One of the biggest talking points for the Spring season is the introduction of the participation fee that teams coming to the Showdown stage from the qualifiers receive. What has the feedback from teams been like? How does BLAST look at its role and responsibilities in the scene right now?

It's been a hell of a journey since the Pro Series days. We're very excited with what Premier is doing at the moment, it's a year-long event that culminates in that World Final, so we want to give that route to as many teams as possible so that we can hopefully create that kind of crowning pinnacle moment of the BLAST Premier World Final. We created the qualifying structure for both the spring and the fall season, so hopefully, we will cover as many regions as possible. The ambition would be to one day have a clear map and a plan that almost any team in the world can have a chance of winning the BLAST Premier World Final. We're not quite there yet, but that's what we would love to be able to achieve. You want to see those exciting moments, like 9z scoring a victory over Vitality, that's what the fans and the audience want to see, those underdog stories are exciting. That applies to teams developing and moving up the rankings, like Gambit and Heroic have done, and to players that showcase themselves and move up to different rosters and they develop into top teams.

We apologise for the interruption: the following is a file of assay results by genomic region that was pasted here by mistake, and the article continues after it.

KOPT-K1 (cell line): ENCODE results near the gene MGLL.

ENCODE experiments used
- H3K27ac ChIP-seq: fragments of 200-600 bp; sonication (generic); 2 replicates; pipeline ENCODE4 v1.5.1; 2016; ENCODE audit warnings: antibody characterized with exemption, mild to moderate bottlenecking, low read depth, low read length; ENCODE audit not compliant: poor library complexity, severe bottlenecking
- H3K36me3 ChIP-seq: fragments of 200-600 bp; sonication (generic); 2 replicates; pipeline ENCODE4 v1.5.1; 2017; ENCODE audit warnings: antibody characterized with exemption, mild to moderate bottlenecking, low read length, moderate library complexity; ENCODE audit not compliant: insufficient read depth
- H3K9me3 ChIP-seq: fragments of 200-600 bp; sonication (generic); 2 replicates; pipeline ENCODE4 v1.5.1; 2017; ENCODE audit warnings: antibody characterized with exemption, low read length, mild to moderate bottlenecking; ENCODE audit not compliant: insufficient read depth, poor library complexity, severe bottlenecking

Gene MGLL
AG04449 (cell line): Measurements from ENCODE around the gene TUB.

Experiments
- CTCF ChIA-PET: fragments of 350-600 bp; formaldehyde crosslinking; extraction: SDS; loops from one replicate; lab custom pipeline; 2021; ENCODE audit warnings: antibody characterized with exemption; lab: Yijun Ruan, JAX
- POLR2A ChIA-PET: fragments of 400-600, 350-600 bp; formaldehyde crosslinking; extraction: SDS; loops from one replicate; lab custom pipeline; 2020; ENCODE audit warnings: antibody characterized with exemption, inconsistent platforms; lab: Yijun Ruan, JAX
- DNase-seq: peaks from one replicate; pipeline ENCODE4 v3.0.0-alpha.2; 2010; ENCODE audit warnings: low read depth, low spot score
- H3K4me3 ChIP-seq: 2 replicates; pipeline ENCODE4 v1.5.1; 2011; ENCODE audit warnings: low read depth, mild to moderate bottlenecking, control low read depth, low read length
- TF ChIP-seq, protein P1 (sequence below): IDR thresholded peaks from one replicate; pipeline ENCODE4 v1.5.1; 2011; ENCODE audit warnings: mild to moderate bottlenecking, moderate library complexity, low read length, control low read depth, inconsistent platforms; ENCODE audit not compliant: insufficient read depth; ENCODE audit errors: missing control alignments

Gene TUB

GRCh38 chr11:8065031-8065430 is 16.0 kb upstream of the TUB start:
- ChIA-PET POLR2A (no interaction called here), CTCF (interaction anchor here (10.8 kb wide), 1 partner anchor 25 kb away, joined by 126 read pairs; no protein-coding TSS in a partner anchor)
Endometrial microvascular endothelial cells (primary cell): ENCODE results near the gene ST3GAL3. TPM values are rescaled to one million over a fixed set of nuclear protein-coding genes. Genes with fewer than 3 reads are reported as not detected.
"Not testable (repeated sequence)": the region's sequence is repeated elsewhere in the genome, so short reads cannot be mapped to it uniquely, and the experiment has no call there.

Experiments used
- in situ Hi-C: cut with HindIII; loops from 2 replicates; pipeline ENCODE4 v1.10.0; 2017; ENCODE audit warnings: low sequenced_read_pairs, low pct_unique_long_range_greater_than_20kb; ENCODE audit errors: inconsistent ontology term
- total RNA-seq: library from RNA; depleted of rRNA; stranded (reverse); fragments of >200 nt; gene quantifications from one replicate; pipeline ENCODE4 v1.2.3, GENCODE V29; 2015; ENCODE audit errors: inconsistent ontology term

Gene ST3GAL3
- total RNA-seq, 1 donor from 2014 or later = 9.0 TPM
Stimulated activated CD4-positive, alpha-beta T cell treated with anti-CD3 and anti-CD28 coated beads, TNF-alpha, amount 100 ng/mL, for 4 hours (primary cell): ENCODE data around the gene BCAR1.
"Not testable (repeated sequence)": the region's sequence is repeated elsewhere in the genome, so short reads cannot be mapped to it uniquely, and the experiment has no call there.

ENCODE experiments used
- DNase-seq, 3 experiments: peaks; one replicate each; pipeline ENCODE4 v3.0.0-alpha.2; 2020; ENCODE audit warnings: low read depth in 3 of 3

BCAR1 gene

The participation fees were an idea of ours of giving lesser-known or lower-ranked organisations the opportunity to invest into areas of their business where they feel will have the most impact. Those teams are of course still playing for all the prize money that's available in the tournament, they're not precluded from that. We also recognise, with the greatest respect, that the chances of them winning those big money prizes were probably lower than those of some of the bigger teams and our partner teams. We put very few, if any, restrictions on how they spend that money because we don't know how it's best for a tier-two South American or Eastern European Counter-Strike team to develop. They may need a training facility that they want to invest in, they may need a social media person to help them to communicate, or they may need somebody to help on their commercial side. The participation fees are to be used on what their business needs. For the Spring season, we invested a quarter of a million dollars in participation fees for our invited and qualified teams, and we're looking forward to hearing how they have spent that. We've had some conversations with a couple of them in which they've told us what they're planning to do. We don't need to be involved in those, we don't need to sign off on any projects or anything, it's hopefully about us creating a CS:GO scene that thrives for years to come, and we want to be an integral part of creating and driving that forward.